Getting a Masters in Theology

Discussion in 'Baptist Colleges / Seminaries' started by mattjtayl, Feb 23, 2009.

  1. mattjtayl

    mattjtayl
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    Right now my girlfriend and I are studying the bible daily and for the amount of time and effort I have put in it I probably could get a masters in theology. I been thinking recently why not be more productive with my time and actually make something of all this added knowledge. I already am in a masters program to get a masters in Special Education, but I spend most of my leisure time studying the bible and maybe only 10% of my time actually being committed to my classes and I been getting A's in Grad school so I don't see how pursuing two masters at the same time would hurt. I was working as a computer programmer, but now I am substitute teaching to get teaching experience and as a substitute teacher taking evening classes or adjusting my schedule when need be is no big deal.

    I really don't have plans to be a minister right now, my goal is to to be a full time Special Education teacher someday and continue to do contract computer programming jobs on the side for extra cash. If I did any ministering it would probably be on a volunteer basis occasionally when I had the time for it. It might be helping with a youth group or a support group. I was thinking pursuing an online masters program in theology would be my better option then trying to take theology classes at another college. This wouldn't conflict with my current classes I am taking now. Online would also probably be cheaper and more flexible.

    Does anyone know of any online masters programs in theology they would recommend?
     
  2. Plain Old Bill

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    MTh programs vary in length and content. The good programs are 4 years and heavy in languages.
    Most good schools will limit the amount of language studies you can do off campus.
     
  3. preachinjesus

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    While I applaud your study time, I did have to chuckle a bit at the credulity of your statement. A Masters in Theology is a serious research degree.

    Are you called to pursue a ThM or is it a sudden proclivity?

    One might suggest the greatest lesson from the Scriptures is the humility that comes with education and personal study. How have you been applying the teachings you've been studying? How have they impacted your life?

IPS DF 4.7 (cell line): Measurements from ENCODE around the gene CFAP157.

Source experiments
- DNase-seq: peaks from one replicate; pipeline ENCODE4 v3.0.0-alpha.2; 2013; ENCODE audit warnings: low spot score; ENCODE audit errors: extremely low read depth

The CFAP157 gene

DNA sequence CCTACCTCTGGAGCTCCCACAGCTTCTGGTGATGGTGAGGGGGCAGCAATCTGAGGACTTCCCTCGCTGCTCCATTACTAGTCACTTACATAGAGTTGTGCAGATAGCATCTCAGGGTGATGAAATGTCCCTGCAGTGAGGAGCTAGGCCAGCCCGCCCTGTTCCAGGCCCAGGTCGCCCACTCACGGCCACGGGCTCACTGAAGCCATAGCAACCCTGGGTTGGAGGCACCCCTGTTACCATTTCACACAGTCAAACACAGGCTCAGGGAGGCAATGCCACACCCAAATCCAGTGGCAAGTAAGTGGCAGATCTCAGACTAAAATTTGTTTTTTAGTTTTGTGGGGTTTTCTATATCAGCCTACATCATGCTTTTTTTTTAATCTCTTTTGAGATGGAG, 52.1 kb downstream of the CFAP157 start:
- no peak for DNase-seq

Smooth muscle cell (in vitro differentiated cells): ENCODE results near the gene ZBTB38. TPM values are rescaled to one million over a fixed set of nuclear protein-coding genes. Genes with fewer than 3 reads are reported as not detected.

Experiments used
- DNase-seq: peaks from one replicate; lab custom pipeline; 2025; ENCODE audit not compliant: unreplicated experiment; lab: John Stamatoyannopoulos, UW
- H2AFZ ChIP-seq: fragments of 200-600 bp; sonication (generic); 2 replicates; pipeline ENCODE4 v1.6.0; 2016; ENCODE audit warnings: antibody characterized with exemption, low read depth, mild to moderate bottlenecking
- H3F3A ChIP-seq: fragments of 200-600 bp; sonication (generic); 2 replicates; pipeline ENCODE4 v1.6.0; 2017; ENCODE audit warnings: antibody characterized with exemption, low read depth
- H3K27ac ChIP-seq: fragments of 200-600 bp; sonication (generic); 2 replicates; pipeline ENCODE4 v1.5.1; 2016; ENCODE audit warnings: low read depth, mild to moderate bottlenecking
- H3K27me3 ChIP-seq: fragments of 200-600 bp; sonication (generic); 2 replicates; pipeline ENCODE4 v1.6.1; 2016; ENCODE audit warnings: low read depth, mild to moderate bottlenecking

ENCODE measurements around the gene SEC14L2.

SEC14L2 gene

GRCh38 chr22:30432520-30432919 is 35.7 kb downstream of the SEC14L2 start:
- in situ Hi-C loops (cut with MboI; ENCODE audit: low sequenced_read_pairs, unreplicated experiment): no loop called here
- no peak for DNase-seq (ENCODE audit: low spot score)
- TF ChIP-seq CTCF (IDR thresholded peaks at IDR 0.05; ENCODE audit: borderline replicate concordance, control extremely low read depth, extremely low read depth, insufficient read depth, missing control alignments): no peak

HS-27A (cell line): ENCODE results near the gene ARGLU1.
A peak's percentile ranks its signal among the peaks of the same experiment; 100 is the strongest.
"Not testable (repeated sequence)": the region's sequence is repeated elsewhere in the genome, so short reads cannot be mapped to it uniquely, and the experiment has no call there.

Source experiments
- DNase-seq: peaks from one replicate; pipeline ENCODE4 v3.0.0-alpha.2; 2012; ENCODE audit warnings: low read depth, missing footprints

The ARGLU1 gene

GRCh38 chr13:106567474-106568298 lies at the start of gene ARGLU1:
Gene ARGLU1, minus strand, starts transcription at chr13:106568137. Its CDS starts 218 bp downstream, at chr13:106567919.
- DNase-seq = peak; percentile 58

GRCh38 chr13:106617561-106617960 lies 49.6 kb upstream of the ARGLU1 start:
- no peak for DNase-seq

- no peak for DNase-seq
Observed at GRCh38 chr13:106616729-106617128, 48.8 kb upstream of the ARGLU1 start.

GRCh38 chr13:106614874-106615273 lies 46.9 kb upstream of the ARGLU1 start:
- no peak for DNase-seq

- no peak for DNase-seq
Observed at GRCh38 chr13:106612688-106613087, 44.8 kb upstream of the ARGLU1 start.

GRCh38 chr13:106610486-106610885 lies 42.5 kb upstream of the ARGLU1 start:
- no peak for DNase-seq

Personally I'd suggest the B.H. Carroll Institute for you. You seem to have the drive and desire to put your efforts towards academics and it is a great institution. (I sat under a great number of their faculty and know they are world class educators)

    If you want a super cheap route (i.e. free) check out iTunesU and the free seminary courses from Reformed Theological Seminary, Corcordia, and others. Really good stuff there...but no course credit. :)
     
  4. blackbird

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    Matt

    I am moving this thread to the Pastoral forum

    You will get a better response from there

    By the way------try Luther Rice Seminary for your Masters-------all online

    www.lru.edu
     
  5. Plain Old Bill

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    Luther Rice has no language studies BA thru DMin,:praying:
     
  6. EdSutton

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    The aforementioned Luther Rice, Liberty, and Southern Evangelical are three institutions of good repute that all have degrees that are partially (or fully) available on-line. In this day and age, there are some others, as well, I'm sure.

    And depending on where you actually are in IN, you might even want to consider "on campus" studies at either Southern Baptist Seminary, in Louisville, or Grace College and Seminary in Winona Lake. Or you might check out Taylor University, as well. I'm not sure what they have, along these lines, but do have a close friend that is the Men's Basketball Coach and AD for one of their campuses. Incidentally, they happened to win the National Title in Basketball, a couple of years ago in their Division..

    As with the on-line institutions, there are likely more, that are worthwhile here, that I am not aware of.

    Let me suggest you save yourself the effort and expense of trying to do this "on the cheap", however. There are many out there that truly "would be cheap at half the price" and the identities of which pop up on these pages, on a fairly regular basis.

    If you are merely doing this for some 'personal enjoyment' that might not be as applicable, however.

    Ed
     
    #6 EdSutton, Feb 24, 2009
    Last edited by a moderator: Feb 24, 2009
  7. TomVols

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    Bumped to appropriate forum